Common items that are illegal to throw away


, , , , , , ,

Oysters, opened, ready for consumption, raw

You know the benefits of recycling, it saves the landfill, creates income for your local jurisdiction and helps manufacturers incorporate recycled material into new, upcycled products.  You also know how convenient it is to recycle most items. You may be aware that effective July 1, North Carolina became the 18th state to place a ban on “E-waste” in landfills…all electronics must be recycled, now and forever.

You may not realize that there are other state laws on items prohibited in the landfill.  Some things are also banned from the recycle bin, so look at available options before discarding these common items:

Oyster shells. NC has an innovative program to recycle oyster shells.  Why?  To help the declining oyster population, which is in jeopardy of extinction.  As an individual or a business, you can recycle your shells and they are used to form an oyster reef. By stacking several together and placing them back in the ocean, they help produce oysters and give sea life and organisms a habitat to dwell and prosper.

Here’s a bonus – one oyster has the capacity to filter almost 50 gallons of water every day.  The larger and healthier our oyster population is, the cleaner our water will be!

You can find out where to recycle shells and more about the N.C. oyster recycling program

Aluminum cans. Aluminum is a huge commodity and easily recyclable over and over.  One can will be recycled and back on the store shelves in a month!  Why can’t we trash these?  Aluminum is harmful to the environment, takes 400 years to decompose and releases toxic chemicals when incinerated and released into the air.

Aluminum cans also amount to serious cash (instead of trash)!  A friend recently shared a great idea for aRecycling Club.  Her husband started collecting cans years ago, getting friends and family to contribute…and began a local club.  From the money he made scraping the cans all year, the club members went to the beach for a week long vacation every summer.  Why not start our own recycling club?  I’ll volunteer to be on the collection committee!

White goods, such as refrigerators, microwaves, stoves, etc.  Not only do they contain several metal components, all of which are toxic to some degree in a landfill, they often have fluoride gases (as in refrigerators).  These gases, when released into the atmosphere, are a major culprit in depleting our ozone layer.  White goods are bulky, and replaced every few years, so imagine the amount of expensive space they take up in landfill sites.  Look to your area Hazardous Waste Facility for drop off dates, and if your appliance has life left in it, consider a ‘Social Recycling’ option instead, to help your neighbor and help your earth.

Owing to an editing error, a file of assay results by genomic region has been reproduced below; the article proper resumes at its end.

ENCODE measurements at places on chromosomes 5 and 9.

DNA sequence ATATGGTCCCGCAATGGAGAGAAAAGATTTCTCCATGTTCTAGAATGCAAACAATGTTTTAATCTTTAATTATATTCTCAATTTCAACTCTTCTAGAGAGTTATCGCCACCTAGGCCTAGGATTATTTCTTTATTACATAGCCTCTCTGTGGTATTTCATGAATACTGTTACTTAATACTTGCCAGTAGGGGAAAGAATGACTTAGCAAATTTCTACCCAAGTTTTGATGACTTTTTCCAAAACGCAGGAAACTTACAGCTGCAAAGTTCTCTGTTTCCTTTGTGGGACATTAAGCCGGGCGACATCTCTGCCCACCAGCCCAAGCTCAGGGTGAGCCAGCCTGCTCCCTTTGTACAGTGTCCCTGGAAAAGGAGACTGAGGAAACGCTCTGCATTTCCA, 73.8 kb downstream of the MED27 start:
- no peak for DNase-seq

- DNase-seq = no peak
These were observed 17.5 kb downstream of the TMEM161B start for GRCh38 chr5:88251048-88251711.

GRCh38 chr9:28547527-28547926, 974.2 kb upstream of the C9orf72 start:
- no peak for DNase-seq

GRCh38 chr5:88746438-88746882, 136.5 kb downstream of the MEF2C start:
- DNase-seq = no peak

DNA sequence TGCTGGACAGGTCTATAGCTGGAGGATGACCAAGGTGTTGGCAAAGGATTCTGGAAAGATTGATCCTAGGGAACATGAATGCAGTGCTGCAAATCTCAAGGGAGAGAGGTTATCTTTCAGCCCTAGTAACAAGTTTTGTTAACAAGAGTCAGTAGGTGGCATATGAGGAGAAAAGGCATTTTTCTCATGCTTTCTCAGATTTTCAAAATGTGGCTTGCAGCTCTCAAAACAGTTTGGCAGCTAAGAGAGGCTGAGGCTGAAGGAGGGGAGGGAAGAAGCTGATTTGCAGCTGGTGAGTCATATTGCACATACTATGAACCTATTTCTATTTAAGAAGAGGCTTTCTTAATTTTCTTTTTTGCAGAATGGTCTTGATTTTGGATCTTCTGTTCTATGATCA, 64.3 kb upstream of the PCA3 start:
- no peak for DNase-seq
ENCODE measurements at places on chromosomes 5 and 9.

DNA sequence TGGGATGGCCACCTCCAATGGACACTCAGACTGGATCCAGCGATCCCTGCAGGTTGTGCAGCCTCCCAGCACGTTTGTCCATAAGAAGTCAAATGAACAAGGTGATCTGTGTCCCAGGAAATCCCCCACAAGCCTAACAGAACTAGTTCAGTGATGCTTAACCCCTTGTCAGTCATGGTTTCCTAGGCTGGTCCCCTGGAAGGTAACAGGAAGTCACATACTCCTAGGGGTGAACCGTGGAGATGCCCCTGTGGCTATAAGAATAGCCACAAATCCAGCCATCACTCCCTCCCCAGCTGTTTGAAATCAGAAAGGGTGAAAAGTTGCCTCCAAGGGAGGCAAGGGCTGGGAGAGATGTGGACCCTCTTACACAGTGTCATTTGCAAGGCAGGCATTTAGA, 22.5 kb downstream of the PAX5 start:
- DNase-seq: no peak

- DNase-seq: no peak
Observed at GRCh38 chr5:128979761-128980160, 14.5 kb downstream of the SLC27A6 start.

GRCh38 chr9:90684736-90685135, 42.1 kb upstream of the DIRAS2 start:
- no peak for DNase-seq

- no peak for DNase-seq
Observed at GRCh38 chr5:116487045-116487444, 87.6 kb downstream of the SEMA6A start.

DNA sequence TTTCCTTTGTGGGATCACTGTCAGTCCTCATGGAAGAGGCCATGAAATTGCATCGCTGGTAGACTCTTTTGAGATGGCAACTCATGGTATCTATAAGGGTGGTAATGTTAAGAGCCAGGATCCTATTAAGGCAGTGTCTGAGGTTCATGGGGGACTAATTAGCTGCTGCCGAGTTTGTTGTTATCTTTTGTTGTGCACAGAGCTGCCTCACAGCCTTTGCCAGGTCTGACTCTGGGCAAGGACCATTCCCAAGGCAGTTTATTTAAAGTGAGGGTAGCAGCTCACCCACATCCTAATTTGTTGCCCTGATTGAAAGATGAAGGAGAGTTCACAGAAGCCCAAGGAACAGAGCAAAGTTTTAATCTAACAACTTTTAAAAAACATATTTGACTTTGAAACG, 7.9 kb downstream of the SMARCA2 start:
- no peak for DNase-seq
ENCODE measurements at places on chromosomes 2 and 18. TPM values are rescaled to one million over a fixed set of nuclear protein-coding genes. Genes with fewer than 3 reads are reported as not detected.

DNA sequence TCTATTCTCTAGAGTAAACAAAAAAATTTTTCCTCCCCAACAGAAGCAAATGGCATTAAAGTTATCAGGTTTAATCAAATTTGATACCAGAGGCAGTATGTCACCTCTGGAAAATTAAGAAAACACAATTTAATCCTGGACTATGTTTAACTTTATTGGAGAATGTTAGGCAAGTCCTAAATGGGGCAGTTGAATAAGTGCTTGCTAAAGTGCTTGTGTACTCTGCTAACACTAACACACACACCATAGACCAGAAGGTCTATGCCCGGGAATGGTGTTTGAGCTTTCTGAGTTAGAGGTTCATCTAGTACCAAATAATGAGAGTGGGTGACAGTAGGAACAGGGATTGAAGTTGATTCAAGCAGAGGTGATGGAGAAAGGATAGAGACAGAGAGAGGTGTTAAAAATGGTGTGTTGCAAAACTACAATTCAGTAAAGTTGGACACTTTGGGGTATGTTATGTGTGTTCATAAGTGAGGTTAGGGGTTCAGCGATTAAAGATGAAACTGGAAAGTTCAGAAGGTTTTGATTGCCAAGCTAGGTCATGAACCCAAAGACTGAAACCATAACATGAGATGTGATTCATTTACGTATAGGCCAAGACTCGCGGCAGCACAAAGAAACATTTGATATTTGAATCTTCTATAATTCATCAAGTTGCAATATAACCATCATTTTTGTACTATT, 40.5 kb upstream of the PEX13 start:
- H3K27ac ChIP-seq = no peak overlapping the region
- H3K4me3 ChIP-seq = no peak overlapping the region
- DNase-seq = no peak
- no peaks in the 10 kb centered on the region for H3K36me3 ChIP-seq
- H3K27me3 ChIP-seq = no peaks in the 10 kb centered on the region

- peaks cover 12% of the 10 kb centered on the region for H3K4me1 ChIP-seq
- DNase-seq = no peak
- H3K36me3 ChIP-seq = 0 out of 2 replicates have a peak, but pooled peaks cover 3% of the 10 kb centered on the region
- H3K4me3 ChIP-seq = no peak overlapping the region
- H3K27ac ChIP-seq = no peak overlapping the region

A tidy stack of pallets somewhere on Universit...

Image via Wikipedia

Wooden pallets. Manufacturers and contractors take note.  When you take or receive a delivery of any product or material, remove the wooden pallet and take it/send it back to the manufacturer.  These are easily reusable and when they are retired, can be broken down for scrap wood.  You can also find companies that restore old pallets or a building project like Habitat for Humanity that can use the wood for other purposes.  Never add them to your dumpster!

Plastic containers with the symbols #1 through #7.  Many recycling programs accept these items.  What’s wrong with adding them to your everyday trash (other than being illegal)?  Plastics contain numerous hazardous chemicals that leach out while sitting in the landfill for years and seep into our soil and water systems. Did you know there was 6 times more plastic than plankton in our oceans currently?  We need to reverse this environmental embarrassment and recycling all plastic is where we can make a big, and immediate


Journey to Haiti 2011


, , , , ,

I was honored to visit Haiti this summer and had the most amazing trip.  I started out quite scared, uncomfortable and anxious.  After just a couple of days, I released all fears and just embraced the few comforts we were afforded.  The truth was, those few comforts were luxuries to the Haitians, and I felt guilty indulging in 3 meals a day, fresh water and a semi-functioning port-a-potty.

Here is a short video of some of the trip, with an introduction of how the journey affected me.  It’s a personal message I shared with my church (Kinetic Church) and the first time I spoke about the trip.  After 12 days, I still found it hard to discuss my trip without sharing tears at the same time.  Haiti has so many problems and challenges, it’s hard to know where to start and how to help.  The feelings I had were overwhelming and still weigh hard on my heart.  Here is a glimpse of my journey:

If you are interested in helping the poorest country in the world, I now personally know folks there, which is especially important in Haiti.  They are worthy, trustworthy and doing amazing things that actually enable the local people to learn trades and help each other.  Farsight Christian Ministries, led by Levern Halstead (, take NO administrative fees, so 100% of your donations directly help the Haitians with new houses, helpful trades and education, medical attention and even a pair of goats!  Tell them Verde Mom sent you…you, too, will be blessed by being a part of this amazing organization!

The myths behind organic shampoo


, , , , , ,

Salon-quality, “organic” shampoo needs to come clean!240px-Anderson_Sophie_Young_Girl_Fixing_Her_Hair

First, what classifies as organic?  Products, after all, are not regulated and cannot be certified as organic.  Only ingredients can be certified, by the USDA, as truly organic. Products can be found with ‘organic’ on the label and other greenwashing claims, but look for the certification and you’ll know it’s safe with no pesticides and added synthetic chemicals.